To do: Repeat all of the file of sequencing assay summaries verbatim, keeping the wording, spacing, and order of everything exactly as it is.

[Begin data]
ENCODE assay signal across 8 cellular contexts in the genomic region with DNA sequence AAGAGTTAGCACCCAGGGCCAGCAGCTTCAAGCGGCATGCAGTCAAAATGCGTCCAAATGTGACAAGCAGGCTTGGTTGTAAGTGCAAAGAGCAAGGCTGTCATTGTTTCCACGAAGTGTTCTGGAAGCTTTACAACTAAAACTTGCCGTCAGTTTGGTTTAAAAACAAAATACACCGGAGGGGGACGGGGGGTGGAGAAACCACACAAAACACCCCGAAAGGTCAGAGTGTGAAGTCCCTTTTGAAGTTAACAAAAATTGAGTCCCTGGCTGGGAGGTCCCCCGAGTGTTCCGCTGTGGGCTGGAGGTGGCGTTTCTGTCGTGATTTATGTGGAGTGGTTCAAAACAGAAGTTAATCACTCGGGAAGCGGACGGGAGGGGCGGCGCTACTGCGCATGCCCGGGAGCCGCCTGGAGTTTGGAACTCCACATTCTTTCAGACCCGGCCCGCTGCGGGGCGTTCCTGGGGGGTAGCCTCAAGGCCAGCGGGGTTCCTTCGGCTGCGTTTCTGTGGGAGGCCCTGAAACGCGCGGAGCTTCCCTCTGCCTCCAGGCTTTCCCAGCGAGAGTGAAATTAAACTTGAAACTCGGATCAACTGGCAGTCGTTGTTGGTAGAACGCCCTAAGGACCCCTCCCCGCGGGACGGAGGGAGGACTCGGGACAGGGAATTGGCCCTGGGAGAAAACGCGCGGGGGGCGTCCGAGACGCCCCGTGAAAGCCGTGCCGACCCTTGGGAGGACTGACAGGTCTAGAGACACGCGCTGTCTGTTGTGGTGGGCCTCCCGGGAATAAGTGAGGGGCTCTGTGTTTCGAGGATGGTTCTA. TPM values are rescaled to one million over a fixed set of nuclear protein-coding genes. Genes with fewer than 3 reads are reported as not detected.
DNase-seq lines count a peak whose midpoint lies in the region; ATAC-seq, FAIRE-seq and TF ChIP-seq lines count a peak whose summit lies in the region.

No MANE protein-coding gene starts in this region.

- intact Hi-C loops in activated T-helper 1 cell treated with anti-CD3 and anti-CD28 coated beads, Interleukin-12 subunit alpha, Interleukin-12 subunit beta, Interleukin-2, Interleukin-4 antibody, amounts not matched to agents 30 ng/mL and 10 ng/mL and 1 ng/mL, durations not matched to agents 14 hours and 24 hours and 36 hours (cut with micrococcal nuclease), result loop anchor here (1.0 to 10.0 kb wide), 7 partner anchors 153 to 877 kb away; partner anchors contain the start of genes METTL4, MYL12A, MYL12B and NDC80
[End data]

ENCODE assay signal across 8 cellular contexts in the genomic region with DNA sequence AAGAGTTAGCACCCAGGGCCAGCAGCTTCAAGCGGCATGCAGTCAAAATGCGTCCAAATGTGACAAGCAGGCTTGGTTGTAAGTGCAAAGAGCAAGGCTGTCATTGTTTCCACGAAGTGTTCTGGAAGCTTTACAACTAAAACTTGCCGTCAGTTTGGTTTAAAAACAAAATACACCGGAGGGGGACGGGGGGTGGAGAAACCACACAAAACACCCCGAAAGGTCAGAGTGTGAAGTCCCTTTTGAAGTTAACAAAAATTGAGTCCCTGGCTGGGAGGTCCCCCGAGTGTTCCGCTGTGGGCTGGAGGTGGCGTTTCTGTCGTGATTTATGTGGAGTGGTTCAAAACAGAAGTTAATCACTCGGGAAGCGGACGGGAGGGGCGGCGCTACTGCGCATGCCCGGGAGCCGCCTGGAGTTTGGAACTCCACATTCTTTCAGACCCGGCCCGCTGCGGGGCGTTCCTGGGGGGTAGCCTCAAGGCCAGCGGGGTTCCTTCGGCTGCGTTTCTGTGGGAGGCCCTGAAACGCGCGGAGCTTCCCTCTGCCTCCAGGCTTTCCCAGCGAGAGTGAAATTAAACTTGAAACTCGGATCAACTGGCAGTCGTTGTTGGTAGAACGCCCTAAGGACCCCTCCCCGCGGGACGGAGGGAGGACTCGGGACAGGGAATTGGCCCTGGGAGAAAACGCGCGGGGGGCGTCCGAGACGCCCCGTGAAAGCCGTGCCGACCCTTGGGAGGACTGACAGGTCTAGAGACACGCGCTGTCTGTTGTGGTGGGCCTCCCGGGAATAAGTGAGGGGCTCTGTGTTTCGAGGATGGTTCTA. TPM values are rescaled to one million over a fixed set of nuclear protein-coding genes. Genes with fewer than 3 reads are reported as not detected.
DNase-seq lines count a peak whose midpoint lies in the region; ATAC-seq, FAIRE-seq and TF ChIP-seq lines count a peak whose summit lies in the region.

No MANE protein-coding gene starts in this region.

- intact Hi-C loops in activated T-helper 1 cell treated with anti-CD3 and anti-CD28 coated beads, Interleukin-12 subunit alpha, Interleukin-12 subunit beta, Interleukin-2, Interleukin-4 antibody, amounts not matched to agents 30 ng/mL and 10 ng/mL and 1 ng/mL, durations not matched to agents 14 hours and 24 hours and 36 hours (cut with micrococcal nuclease), result loop anchor here (1.0 to 10.0 kb wide), 7 partner anchors 153 to 877 kb away; partner anchors contain the start of genes METTL4, MYL12A, MYL12B and NDC80